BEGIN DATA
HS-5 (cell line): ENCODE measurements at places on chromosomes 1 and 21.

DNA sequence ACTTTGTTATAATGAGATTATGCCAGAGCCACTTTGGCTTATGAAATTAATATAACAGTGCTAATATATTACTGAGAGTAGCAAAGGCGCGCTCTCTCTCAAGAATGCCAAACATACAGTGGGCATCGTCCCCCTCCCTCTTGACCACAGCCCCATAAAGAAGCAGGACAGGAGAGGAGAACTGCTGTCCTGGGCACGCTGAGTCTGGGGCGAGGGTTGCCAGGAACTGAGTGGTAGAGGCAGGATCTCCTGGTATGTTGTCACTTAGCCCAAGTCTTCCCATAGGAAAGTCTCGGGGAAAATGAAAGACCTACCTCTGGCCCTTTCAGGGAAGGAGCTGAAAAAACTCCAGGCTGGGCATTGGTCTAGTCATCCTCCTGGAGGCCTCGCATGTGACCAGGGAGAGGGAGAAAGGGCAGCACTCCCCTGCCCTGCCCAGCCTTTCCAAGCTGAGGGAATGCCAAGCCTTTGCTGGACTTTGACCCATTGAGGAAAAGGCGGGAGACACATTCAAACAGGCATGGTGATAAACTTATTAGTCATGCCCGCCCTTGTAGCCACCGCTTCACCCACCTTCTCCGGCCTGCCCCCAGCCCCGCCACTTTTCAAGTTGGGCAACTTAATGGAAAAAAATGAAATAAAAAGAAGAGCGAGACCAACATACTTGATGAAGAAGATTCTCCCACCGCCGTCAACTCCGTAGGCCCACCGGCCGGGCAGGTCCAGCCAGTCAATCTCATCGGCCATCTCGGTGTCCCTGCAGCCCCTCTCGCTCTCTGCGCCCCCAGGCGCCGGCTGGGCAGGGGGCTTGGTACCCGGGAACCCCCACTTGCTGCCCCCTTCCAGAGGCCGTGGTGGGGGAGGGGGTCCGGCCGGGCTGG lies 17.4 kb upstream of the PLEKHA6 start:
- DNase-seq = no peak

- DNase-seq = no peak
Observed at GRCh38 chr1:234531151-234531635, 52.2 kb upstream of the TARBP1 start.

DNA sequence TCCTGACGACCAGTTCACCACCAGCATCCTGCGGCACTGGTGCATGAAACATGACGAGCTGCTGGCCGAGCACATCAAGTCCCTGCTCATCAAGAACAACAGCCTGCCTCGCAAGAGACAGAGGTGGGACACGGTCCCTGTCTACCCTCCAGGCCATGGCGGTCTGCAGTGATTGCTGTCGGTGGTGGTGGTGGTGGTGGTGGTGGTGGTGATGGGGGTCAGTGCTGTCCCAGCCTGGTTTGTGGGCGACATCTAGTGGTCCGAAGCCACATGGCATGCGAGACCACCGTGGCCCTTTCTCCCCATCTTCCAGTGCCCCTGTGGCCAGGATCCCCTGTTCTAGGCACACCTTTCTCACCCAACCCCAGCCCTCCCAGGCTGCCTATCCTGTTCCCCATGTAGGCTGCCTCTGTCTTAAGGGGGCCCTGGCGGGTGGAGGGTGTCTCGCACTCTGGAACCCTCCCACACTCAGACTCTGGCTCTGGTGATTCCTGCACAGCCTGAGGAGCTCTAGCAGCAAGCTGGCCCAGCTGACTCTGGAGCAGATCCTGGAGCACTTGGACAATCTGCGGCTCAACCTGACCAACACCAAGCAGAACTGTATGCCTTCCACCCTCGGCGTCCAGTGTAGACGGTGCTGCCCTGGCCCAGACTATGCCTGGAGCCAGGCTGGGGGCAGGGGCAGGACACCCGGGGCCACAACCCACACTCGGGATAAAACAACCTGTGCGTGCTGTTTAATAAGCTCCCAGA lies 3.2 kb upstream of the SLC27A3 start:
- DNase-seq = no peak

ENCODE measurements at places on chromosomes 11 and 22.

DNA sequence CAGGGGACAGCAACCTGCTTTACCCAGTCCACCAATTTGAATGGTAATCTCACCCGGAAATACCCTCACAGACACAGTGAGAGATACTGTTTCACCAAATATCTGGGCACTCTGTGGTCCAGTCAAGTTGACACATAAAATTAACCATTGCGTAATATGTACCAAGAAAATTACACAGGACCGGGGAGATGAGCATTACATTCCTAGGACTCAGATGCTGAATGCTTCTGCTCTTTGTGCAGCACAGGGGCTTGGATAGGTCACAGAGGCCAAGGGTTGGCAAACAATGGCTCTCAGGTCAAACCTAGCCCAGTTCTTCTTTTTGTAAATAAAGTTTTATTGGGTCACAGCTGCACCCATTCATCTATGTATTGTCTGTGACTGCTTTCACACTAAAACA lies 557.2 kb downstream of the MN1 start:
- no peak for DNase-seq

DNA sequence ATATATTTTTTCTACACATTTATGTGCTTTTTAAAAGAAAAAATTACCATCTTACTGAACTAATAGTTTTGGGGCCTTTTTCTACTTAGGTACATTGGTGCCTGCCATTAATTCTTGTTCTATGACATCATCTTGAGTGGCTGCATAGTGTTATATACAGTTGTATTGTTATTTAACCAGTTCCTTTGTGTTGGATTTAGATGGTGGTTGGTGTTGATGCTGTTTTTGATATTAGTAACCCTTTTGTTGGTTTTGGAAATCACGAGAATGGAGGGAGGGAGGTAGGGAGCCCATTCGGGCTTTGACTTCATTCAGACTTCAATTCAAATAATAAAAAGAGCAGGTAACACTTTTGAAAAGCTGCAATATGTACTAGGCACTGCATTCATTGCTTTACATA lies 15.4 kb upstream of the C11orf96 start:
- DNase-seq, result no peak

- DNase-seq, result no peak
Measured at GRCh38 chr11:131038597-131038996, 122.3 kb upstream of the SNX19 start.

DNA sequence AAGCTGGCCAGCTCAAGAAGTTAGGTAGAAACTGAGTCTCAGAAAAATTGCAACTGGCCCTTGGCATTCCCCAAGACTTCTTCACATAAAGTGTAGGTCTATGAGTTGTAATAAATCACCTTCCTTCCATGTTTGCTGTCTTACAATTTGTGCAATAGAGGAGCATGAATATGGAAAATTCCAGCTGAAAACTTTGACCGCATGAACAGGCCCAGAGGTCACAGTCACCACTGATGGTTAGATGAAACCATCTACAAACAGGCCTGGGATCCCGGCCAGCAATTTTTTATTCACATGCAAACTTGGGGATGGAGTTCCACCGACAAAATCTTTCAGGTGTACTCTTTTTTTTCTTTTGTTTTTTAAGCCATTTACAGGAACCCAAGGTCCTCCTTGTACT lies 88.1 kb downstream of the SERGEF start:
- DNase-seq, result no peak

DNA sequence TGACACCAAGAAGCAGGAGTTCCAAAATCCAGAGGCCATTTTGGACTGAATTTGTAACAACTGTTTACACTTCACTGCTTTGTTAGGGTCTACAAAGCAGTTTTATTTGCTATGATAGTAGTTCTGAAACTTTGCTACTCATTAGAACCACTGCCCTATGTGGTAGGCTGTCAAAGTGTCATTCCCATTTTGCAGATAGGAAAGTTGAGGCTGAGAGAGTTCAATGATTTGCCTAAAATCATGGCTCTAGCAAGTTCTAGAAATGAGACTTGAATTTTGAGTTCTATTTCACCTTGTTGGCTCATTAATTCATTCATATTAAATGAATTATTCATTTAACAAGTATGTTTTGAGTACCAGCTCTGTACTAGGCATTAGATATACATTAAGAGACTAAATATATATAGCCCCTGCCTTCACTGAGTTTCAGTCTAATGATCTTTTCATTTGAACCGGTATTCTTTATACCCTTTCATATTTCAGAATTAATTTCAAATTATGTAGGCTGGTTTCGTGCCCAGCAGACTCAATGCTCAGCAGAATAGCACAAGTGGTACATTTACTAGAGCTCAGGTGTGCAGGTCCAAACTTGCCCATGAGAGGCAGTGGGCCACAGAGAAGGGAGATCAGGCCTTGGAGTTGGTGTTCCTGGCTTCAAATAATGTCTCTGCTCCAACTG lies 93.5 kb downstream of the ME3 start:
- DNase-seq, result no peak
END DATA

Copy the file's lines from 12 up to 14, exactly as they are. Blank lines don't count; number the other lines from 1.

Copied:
- DNase-seq, result no peak

- DNase-seq, result no peak
Measured at GRCh38 chr11:131038597-131038996, 122.3 kb upstream of the SNX19 start.